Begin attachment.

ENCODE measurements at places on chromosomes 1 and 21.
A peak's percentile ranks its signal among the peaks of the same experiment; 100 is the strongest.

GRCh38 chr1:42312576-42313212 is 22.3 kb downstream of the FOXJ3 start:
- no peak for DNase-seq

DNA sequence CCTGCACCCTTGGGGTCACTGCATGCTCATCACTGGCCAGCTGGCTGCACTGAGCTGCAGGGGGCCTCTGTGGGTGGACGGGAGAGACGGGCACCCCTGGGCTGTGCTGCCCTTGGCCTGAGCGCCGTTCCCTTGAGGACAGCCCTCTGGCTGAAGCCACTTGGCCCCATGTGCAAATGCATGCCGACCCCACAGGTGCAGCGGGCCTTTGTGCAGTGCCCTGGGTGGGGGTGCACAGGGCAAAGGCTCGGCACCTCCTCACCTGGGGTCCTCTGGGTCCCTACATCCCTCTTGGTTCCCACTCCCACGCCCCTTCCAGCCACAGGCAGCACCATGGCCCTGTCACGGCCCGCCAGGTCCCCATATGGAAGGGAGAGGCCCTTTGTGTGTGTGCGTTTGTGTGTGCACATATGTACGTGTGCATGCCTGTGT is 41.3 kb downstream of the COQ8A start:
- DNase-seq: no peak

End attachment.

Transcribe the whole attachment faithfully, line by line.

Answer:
ENCODE measurements at places on chromosomes 1 and 21.
A peak's percentile ranks its signal among the peaks of the same experiment; 100 is the strongest.

GRCh38 chr1:42312576-42313212 is 22.3 kb downstream of the FOXJ3 start:
- no peak for DNase-seq

DNA sequence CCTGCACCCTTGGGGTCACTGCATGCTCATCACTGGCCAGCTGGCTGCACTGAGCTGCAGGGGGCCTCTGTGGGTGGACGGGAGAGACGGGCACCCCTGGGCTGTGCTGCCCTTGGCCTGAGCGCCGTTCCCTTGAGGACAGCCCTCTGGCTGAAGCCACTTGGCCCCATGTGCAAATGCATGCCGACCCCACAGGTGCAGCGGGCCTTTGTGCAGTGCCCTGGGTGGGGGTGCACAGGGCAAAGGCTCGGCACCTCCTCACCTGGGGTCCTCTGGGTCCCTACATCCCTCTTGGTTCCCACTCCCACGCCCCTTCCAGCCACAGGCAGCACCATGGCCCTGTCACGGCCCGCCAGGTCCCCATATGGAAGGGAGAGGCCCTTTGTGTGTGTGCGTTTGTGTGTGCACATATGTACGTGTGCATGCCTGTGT is 41.3 kb downstream of the COQ8A start:
- DNase-seq: no peak